A Northern Indiana woman is looking to give the parents of unwanted infants an alternative to abandonment by installing climate-controlled baby boxes at designated "Safe Haven" locations around the state.

Monica Kelsey is a volunteer firefighter in the small town of Woodburn, just northeast of Fort Wayne, who became an anti-abortion advocate after learning she may have never existed on this planet when she discovered she was conceived through rape.

Monica told The Washington Post she was 37 when her adopted parents revealed to her that at the age of 17, her birth mother was attacked, raped, and left for dead in 1972. After discovering she was with child as the result of the traumatizing experience, she decided to abort the pregnancy, which was still illegal at the time.

Then, moments before she was to have the procedure, she changed her mind and decided to move forward with the pregnancy, keeping the story of her horrific experience a secret. She abandoned Monica at the hospital two hours after giving birth to her.

Realizing her story could provide hope and inspiration to other mothers who wrestle with the decision on what to do with an unwanted pregnancy, Monica founded Safe Haven Baby Boxes. The padded, climate-controlled boxes offer unwilling parents of infants an alternative to abortion, or abandoning their child their child in an unsafe place.

As the video above from The Washington Posts notes, the boxes are placed at designated "Safe Havens" (usually local police and fire stations), and feature a built in scale that alerts 911 less than one minute after an infant has been placed inside. According to Monica, any baby placed inside the box will be picked up by emergency responders within five minutes.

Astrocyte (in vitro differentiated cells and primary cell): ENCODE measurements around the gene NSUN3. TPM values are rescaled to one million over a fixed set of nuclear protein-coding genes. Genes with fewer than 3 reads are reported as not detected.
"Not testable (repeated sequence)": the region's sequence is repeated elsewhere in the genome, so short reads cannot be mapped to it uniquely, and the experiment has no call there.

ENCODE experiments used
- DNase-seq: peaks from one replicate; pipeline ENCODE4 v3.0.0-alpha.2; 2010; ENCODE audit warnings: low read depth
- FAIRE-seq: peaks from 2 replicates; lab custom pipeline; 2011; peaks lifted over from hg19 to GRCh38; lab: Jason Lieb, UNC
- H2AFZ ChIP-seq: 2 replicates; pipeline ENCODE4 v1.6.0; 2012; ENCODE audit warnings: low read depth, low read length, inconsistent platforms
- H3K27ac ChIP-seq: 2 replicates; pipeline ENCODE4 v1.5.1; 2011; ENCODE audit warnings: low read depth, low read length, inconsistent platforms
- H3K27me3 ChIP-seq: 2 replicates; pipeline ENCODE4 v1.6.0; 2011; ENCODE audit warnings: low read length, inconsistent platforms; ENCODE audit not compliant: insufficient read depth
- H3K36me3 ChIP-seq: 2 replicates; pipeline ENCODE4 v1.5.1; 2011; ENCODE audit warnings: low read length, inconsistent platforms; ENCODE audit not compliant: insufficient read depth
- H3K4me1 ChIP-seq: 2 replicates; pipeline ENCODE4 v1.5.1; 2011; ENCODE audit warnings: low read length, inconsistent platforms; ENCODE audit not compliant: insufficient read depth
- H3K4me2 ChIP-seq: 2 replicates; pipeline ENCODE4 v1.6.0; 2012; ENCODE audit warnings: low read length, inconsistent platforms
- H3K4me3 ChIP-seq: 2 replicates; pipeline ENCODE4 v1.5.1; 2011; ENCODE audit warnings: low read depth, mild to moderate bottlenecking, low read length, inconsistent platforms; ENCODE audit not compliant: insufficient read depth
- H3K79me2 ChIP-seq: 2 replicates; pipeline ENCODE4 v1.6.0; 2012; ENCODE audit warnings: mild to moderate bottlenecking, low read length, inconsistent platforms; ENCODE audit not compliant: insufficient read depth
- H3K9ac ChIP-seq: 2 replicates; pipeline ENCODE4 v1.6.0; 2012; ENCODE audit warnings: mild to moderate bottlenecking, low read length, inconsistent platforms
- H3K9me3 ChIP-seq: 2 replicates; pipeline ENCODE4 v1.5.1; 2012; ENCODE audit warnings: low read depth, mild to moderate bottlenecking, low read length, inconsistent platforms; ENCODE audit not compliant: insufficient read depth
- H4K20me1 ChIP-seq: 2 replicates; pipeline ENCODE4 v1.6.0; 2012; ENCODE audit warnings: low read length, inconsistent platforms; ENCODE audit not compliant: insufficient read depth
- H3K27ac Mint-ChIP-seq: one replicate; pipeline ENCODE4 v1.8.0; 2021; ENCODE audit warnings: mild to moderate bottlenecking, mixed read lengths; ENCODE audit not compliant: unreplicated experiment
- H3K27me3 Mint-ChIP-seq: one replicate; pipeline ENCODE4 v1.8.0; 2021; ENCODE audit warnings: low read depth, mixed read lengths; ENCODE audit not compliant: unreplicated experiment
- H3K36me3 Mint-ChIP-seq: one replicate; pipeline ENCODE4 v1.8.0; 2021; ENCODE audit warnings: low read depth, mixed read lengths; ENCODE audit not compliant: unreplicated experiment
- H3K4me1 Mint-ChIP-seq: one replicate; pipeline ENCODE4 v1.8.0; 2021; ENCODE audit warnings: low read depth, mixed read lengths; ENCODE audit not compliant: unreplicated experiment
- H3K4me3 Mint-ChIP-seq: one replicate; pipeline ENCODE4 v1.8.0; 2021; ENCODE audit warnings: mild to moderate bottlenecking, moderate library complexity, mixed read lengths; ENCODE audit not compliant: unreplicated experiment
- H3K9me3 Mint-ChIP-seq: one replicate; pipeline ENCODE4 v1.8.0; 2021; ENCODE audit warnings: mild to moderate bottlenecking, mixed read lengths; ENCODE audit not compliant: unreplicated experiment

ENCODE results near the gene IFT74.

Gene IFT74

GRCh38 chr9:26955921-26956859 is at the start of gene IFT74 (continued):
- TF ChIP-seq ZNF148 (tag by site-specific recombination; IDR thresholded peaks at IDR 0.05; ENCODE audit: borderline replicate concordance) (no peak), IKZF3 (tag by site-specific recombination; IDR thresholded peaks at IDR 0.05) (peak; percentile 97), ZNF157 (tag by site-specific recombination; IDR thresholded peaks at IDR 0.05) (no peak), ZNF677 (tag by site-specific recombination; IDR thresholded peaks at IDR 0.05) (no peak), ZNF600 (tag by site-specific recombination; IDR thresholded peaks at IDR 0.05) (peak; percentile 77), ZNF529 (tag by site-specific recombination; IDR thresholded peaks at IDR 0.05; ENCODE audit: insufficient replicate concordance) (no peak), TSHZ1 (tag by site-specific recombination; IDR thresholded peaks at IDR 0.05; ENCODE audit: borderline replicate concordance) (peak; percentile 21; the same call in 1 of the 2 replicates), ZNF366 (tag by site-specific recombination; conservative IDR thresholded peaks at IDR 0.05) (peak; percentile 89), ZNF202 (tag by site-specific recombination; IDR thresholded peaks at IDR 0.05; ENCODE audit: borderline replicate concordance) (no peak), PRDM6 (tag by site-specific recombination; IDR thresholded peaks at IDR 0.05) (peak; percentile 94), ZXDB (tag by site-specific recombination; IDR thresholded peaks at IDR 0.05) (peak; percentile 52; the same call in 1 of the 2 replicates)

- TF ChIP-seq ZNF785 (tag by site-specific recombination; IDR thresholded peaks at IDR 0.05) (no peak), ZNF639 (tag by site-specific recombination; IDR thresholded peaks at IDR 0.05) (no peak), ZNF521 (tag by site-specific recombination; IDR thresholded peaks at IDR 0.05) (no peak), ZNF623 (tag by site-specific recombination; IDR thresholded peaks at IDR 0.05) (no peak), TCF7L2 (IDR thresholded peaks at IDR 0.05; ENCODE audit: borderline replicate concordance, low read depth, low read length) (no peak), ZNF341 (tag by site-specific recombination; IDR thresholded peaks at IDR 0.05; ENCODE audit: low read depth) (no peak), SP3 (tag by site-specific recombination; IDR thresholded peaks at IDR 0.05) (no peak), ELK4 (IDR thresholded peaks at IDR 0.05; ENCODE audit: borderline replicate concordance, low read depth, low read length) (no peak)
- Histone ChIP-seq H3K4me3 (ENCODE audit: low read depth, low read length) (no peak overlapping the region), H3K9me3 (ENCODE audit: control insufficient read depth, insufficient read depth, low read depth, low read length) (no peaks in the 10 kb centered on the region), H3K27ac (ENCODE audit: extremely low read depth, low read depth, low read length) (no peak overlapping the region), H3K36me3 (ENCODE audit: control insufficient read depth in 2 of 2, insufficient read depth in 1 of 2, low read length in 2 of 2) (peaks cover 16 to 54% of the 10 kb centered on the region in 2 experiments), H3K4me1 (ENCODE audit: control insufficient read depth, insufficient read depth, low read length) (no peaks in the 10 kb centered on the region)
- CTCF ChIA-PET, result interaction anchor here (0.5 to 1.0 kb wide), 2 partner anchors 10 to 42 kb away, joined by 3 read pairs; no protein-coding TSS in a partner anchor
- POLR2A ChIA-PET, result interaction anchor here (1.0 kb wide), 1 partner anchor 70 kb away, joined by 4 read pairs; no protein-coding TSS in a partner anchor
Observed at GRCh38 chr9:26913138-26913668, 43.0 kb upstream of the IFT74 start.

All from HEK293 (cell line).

Despite their good intention, similar concepts in Europe have generated their fair share of controversy. In 2012, United Nations Committee on the Rights of the Child sociologist, Maria Herczog told the Christian Science Monitor she felt the boxes did not serve "the best interest of the child," and encouraged women "to give birth in unsafe and life-threatening conditions."

Indiana Department of Health officials also expressed concern over liability, however Monica feels the boxes are not only safe, but allow mothers to remain anonymous when they make the decision to give up their child.

Personally, I like this idea. Regardless of the circumstances that brought the child into the world, the choice to exist wasn't theirs. To put it bluntly, it's not their fault two people could keep their pants on.

At this time, there are only two boxes in the entire state of Indiana. The first of which is embedded in the wall of a Woodburn fire station, the other resides 134 miles away in Michigan City, Indiana.

For more info on Monica's story, as well as Safe Haven Baby Boxes, visit Monica's official website.

Be sure to share your thoughts in the comments below.

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